Golestan Palace, Tehran, Iran – photo essay and tourist information
A brief history of the Golestan Palace
The UNESCO World Heritage Site of the Golestan Palace (the Palace of Flowers) is the oldest historical attraction in Tehran and refers to a collection of buildings that were once held within the mud-thatched walls of Tehran’s historic citadel (Arg).
The citadel was constructed between 1524-1576 during the Safavid era and was further developed from 1750-1779 when the Qajar dynasty elected Tehran as the new capital of the land. The Qajar dynasty presided over the Golestan Palace’s golden age, establishing its court and official residence there (1794 – 1925).
After the ascension of the Pahlavi dynasty (1925 – 1979) the palace was used for official ceremonies, with the most notable being the Napoleon-like self coronation of Reza Kahn in the Takht-e Marmar and the coronation of the final shah of Iran, Mohammad Reza Pahlavi in the Museum Hall in 1941.
What to visit
Takht-e Marmar (The Marble Throne)
Built in 1806 and adorned with paintings, marble-carvings, tile-work, stucco, mirrors, enamel, wood-carvings and lattice windows, the throne hall is one of the oldest buildings in the Arg and embodies the finest elements of Iranian architecture. The terrace, and the throne at its centre, was the site of the coronations of the Qajar kings and formal ceremonies held by the dynasty. Free to visit.
Khalvat-e Karim Khani (Karim Khani nook)
Dating back to 1759, the Khalvat-e Karim Khani formed part of the interior residence of the Shah Karim Khan Zand and is similar in structure to the marble throne albeit on a smaller scale. Interesting elements include a small fountain that once used water from an underground stream to irrigate the palace grounds and the tomb of Nasser-ol-din Shah covered with a marble carving depicting the former king. Free to visit.
Neggar Khaneh (Picture house)
The royal courts selection of Iranian art are displayed in two sections in order to show the evolution of Iranian art. The southern area contains works by the early Qajar painters whilst the northern part, which incidentally was the seat of the Royal Guard during the reign of Mohammad Reza Pahlavi, focuses on later works.
The audience halls were constructed at the end of the 19th century and are named Talar-e Adj (Hall of Ivory), Talar-e Aienh (Hall of Mirrors), Talar-e Salam (Reception Hall) and the Muz-e Makhsus (Special Museum). The main entrance to the complex is a projecting columned portico under the Talar-e Aienh. The building is heavily influence by neoclassical European design and contrasts with the more typical Iranian architecture, seen across the rest of the site, of a large audience hall serviced by smaller chambers.
Talar-e Aineh is perhaps the most striking and famous of the halls, despite its smaller size, due to its fabulous mirror work. Talar-e Salam was originally designed as a museum but after the Jewelled Peacock Throne was moved to the Jewels Museum the room became a reception hall for foreign dignitaries. Notable features of this large space include white floor mosaics, dazzling mirrors and plaster moulding designs on the floor and walls.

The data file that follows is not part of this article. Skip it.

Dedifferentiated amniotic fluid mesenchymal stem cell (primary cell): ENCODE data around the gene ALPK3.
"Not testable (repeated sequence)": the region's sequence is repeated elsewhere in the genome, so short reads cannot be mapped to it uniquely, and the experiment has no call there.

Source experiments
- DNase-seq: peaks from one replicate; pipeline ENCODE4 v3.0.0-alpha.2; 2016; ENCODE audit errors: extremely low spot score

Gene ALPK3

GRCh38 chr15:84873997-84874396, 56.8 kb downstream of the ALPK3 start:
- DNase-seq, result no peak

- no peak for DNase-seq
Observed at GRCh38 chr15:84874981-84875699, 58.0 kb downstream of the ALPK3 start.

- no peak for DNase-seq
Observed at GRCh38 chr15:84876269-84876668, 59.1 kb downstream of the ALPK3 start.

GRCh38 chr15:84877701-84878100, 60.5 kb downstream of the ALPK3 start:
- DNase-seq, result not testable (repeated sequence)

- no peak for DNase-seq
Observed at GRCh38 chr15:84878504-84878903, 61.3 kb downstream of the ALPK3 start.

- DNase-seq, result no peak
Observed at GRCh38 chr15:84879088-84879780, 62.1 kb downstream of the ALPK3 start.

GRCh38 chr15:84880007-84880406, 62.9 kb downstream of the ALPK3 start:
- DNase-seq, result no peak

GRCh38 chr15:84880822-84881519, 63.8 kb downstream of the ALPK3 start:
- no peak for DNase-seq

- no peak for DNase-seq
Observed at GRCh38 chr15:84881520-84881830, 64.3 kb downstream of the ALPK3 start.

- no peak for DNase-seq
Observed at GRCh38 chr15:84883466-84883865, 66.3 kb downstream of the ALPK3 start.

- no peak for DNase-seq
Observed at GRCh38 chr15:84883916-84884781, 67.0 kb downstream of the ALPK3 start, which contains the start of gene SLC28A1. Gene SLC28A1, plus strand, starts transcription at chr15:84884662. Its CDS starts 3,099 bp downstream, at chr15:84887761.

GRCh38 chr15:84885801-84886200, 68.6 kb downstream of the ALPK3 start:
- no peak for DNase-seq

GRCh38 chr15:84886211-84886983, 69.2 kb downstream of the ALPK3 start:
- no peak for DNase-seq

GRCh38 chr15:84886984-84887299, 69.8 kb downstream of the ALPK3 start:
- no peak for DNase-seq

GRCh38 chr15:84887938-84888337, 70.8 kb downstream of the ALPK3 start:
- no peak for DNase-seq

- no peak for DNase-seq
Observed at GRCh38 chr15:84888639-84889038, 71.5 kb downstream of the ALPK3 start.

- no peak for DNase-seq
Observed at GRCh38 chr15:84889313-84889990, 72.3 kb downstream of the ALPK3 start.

Talar-e Adj was once used as a dining room and today is decorated with gifts from European monarchs to the former shahs. The museum Muz-e Makhsus is located underneath the reception hall was part of Iran’s first ever museum and contains many priceless artefacts given to the Qajar and Pahlavi dynasties. A must see!
Howz – Khaneh (Pond House)
The European painting gallery contains works presented to the Qajar court and is remarkable for its special cooling system which pumped water from an underground stress through the summer residence and onto the royal gardens.
Talar-e Berelian (Hall of Brilliance)
Talar-e Berelian is named after the brilliant mirrors and chandeliers that produce such a startling effect. The floors are slightly lower than the adjacent buildings due to the fact that it was built upon a former building called the crystal hall which was destroyed by damp.
Shams-ol Emareh (Edifice of the Sun)
The tallest building in the complex, the structure is a lovely blend of European and Iranian styles and was constructed so that Nasser-ol-Din Shah could enjoy panoramic views over the city. The building is marked by two identical towers topped with turrets and the facade is decorated with stained glass windows and elegant arches.
Aks Khaneh (Gallery of Historic Photography)
Built as a summer chamber this large room is now used as an exhibition hall for photography. Be sure to check out the photos of the inside of Zaroastrian tower of silence and the decaying bodies within and some shots of dwarves and ‘freaks’.
Emarat-e Badgir (Building of the Wind Towers)
Flanked by two side chambers known as goshvar (earrings), the central hall boasts some of the finest stained glass windows in the Golestan Palace complex. Outside four glazed tile windcatchers enable cool air to circulate the structure.
Talar-e Almas (Hall of Diamonds)
Another structure famed for its elegant use of mirrors, the façade has been redesigned to incorporate Roman columns and today the hall is dedicated to the exhibition of art and handicrafts from the late Qajar period.
Kakh-e Abyaz (Ethnological Museum)
Completed in 1883, the museum was originally constructed to house the precious gifts send to the Qajar monarchs from the Ottoman king Sultan Abdoulhamid. Today the space is used to exhibit traditional Iranian costumes and folk art.
How to get there
Location: Arg square,Panzdae Khordar street,Tehran,Iran
1- Using the Tehran metro, Panzdae Khordad station
2- Using bus terminal of Emam Khomeini square and Qurkhane
Admission costs and essential information
Opening Times: 9 a.m. – 4.30 p.m.
Entrance fee :150000 Rials
Price of admission to each palace: 50000 Rials
written by: Jon